Environment and Outdoors

File photo: Appalachians Against Pipelines

A Montgomery County judge today found  the  tree-sitters protesting the Mountain Valley Pipeline in  contempt  of  court, and he ordered fines of $500 a day for each day they remain in the trees. The tree-sitters had been ordered to come down by last Monday. Montgomery County Sheriff Hank Partin says his department will “continue  to  plan  and  coordinate – so the situation can be resolved quickly and in a safe manner  for  all  parties  involved”.  He did not indicate enforcement was imminent, but he did say he will ensure the court order is enforced in what he called “due time”.

SHERIFF’S STATEMENT: “Last week the Montgomery County Circuit Court issued a temporary injunction ordering three persons to vacate trees located on Yellow Finch Lane, by Monday. Some of the individuals who were not in the trees chose to do the right thing and leave. Today, Circuit Court Judge Turk found the tree-sitters in contempt of court and are being fined $500 a day for each day they remain in the trees.We have been and continue to plan and coordinate, to ensure we have all the necessary resources available, so the situation can be resolved quickly and in a safe manner for all parties involved. It was our hope the tree-sitters would choose to leave on their own to avoid unnecessary confrontations. However, we will ensure the court order is enforced in due time.”

The readers of Blue Ridge Outdoors magazine have once again chosen Roanoke as the Top Adventure Town in the large town category – besting such well known outdoor destinations as Chattanooga and Asheville. 2020 is the 5th time in 9 years that Blue Ridge Outdoors magazine readers have voted Roanoke a Top Adventure Town. Floyd won in the Tiny Town category, Bedford took home the Small Adventure Town honors. Catherine Fox is Vice President of Public Affairs and Destination Development for Visit Virginia’s Blue Ridge. She says having outdoor amenities is perhaps more important this year than ever as people seek safe spaces to recreate.

(VVBR news release) ROANOKE, VA – Thanks to the support of so many who cast their vote over four rounds of competition, Roanoke is the winner of the Large Top Adventure Town category, defeating Chattanooga, TN and Asheville, NC in the finals. The 2020 victory marks back-to-back Top Adventure Town titles for Roanoke in Virginia’s Blue Ridge. It’s the 5th Top Town title in the past 9 years of the competition for Roanoke as established by Blue Ridge Outdoors Magazine!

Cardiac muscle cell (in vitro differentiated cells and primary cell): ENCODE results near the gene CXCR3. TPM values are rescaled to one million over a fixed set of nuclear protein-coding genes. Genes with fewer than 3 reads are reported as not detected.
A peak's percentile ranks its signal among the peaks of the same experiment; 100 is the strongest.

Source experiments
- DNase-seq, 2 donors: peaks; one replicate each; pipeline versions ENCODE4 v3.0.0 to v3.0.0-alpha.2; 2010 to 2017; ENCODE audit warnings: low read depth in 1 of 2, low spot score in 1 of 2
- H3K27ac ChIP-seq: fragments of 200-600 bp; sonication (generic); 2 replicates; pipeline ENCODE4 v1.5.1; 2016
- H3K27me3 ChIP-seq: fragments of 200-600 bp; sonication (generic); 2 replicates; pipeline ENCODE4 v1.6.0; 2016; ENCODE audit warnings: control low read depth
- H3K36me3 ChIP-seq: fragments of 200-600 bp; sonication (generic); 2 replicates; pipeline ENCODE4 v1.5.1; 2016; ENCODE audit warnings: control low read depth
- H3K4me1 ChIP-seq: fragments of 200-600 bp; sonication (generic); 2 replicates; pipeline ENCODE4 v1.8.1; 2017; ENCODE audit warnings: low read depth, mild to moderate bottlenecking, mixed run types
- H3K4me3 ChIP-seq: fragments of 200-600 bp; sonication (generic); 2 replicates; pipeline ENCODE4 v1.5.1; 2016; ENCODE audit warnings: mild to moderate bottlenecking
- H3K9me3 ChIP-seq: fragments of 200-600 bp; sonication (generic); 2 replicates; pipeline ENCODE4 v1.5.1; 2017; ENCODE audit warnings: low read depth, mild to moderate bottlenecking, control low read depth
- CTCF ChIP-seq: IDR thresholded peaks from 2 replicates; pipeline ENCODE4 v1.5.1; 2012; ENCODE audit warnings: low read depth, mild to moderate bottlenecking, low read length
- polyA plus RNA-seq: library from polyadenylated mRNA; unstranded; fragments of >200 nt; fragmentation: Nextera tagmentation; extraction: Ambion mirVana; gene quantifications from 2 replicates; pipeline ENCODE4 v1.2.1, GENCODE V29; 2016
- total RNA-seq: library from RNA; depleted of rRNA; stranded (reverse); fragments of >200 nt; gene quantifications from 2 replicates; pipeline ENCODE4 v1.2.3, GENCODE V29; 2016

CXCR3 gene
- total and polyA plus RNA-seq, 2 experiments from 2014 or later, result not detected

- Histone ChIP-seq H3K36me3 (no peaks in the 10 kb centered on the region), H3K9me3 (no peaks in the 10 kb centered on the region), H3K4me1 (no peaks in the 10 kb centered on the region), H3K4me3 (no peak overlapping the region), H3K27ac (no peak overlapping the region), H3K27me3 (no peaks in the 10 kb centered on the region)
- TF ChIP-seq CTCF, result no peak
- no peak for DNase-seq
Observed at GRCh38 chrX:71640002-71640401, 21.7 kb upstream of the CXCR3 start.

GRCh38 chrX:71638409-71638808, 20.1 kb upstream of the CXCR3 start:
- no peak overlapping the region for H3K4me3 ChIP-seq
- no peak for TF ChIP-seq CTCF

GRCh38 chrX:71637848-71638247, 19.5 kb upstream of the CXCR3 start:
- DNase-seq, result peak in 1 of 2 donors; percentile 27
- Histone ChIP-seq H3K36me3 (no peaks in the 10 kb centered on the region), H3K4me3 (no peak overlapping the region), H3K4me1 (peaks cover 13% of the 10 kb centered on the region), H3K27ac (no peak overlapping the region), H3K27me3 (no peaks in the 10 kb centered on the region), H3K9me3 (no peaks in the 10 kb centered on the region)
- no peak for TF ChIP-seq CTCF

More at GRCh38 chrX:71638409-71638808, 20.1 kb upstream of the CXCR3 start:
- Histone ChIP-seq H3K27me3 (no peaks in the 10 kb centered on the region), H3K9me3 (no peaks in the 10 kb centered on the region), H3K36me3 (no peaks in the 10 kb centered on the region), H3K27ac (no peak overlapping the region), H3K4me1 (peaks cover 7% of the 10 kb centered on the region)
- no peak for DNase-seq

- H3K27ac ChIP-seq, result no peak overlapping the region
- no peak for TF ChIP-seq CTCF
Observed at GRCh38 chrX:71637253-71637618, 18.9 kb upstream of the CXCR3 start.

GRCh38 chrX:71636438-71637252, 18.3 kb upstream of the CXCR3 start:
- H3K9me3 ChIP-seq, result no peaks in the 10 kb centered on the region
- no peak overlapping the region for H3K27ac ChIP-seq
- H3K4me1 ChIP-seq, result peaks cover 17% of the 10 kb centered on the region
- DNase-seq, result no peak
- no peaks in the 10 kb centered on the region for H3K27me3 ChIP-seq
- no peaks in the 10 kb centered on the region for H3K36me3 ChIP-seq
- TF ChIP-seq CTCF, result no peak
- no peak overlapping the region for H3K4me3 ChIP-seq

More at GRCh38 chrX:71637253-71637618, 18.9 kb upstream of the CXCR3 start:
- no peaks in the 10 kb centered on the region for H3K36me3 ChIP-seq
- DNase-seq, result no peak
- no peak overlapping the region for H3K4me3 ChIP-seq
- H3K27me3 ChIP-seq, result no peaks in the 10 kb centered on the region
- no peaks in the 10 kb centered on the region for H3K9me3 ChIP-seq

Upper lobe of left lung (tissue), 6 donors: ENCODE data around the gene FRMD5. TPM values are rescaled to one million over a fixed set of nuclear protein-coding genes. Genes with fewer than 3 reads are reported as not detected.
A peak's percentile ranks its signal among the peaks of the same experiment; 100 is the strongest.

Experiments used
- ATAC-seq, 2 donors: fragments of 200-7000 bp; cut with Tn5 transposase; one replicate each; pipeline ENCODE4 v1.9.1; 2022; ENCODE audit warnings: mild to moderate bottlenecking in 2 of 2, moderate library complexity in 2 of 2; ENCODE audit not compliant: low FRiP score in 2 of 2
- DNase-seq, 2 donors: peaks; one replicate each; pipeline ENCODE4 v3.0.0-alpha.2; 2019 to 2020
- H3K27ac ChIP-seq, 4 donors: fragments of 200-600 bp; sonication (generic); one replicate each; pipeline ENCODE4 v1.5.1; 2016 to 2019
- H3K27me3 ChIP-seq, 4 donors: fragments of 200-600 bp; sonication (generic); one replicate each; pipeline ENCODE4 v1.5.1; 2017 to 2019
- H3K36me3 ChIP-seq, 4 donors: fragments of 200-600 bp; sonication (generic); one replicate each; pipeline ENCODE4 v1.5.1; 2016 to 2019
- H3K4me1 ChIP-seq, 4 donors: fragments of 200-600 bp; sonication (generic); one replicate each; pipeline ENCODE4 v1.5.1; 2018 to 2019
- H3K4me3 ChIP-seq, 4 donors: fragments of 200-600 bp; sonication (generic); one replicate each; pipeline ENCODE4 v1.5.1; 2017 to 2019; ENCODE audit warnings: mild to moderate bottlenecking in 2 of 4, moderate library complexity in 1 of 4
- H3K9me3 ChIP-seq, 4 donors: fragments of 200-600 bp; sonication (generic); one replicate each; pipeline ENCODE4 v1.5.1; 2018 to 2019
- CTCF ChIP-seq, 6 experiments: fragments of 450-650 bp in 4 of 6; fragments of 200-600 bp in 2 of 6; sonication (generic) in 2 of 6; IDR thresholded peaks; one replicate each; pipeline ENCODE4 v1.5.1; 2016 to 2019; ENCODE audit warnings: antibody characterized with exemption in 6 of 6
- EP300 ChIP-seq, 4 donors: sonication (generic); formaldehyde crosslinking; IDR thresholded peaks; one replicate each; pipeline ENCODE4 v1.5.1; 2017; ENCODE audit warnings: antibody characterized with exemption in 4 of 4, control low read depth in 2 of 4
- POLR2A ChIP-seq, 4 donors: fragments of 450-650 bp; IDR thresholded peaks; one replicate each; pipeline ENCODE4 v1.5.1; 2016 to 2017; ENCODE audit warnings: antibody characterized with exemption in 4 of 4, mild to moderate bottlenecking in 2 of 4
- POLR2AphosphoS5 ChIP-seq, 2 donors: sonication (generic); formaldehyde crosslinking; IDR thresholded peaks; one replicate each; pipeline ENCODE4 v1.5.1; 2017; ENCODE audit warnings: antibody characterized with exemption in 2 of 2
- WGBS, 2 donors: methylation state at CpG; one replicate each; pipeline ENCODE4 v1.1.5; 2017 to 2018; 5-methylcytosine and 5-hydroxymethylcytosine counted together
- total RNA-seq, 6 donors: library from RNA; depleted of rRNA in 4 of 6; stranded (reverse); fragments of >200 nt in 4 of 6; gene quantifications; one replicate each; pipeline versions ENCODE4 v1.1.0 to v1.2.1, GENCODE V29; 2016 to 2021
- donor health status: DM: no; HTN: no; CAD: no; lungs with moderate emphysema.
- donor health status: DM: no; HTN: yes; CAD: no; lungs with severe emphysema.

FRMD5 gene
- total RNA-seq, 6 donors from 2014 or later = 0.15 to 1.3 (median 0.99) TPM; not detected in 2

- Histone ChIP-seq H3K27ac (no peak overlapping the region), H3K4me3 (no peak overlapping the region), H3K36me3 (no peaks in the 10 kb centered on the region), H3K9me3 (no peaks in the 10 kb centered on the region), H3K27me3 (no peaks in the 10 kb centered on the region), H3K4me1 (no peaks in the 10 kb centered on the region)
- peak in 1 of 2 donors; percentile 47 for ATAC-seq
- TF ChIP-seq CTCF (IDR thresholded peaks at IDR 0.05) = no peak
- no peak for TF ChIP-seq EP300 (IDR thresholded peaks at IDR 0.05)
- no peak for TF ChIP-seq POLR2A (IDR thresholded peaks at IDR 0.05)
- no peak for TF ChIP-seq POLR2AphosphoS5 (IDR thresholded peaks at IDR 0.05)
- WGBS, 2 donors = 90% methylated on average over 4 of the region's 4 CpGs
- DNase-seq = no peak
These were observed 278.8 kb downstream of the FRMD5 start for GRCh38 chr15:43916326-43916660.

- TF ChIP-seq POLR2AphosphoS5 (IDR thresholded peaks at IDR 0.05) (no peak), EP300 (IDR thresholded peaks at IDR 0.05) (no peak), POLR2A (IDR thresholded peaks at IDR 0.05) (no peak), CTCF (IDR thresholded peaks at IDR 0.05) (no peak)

With over 1,000 miles of trails and greenways, the Roanoke Valley in Virginia’s Blue Ridge has established itself as a premier destination for outdoor recreation and adventure. Roanoke is the largest city on the iconic Appalachian Trail, one of the best hiking trails in the world, and the only IMBA (International Mountain Bicycling Association) Silver-Level Ride Center on the East Coast, establishing Virginia’s Blue Ridge as America’s East Coast Mountain Biking Capital. Many visitors from around the country plan trips to Roanoke for experiences like hiking or mountain biking.

In addition to the trails for hiking and biking, you can get on the water in Virginia’s Blue Ridge with paddling trips along the Roanoke River Blueway and Upper James River Water Trail, two amazing local blueways, or boating and fishing at Smith Mountain Lake and Philpott Lake in Franklin County.  You’ll also find multiple access points for the Blue Ridge Parkway, one of the most visited units in the National Park System and “America’s Favorite Drive,” and thousands of acres to explore in the George Washington & Jefferson National Forests.Check out this Top Adventure Town Highlight Video –

“Roanoke in Virginia’s Blue Ridge is the perfect location to be a Trailsetter and find all kinds of unique outdoor adventures, said Landon Howard, President of Visit Virginia’s Blue Ridge. “We’re thrilled to be named a Top Adventure Town byBlue Ridge Outdoors Magazine and appreciate everyone who cast their vote in support of Roanoke!”

Congratulations to nearby Virginia destinations that won their respective categories – Floyd, VA (Tiny Town), Bedford, VA (Small Town), and Charlottesville, VA (Medium Town).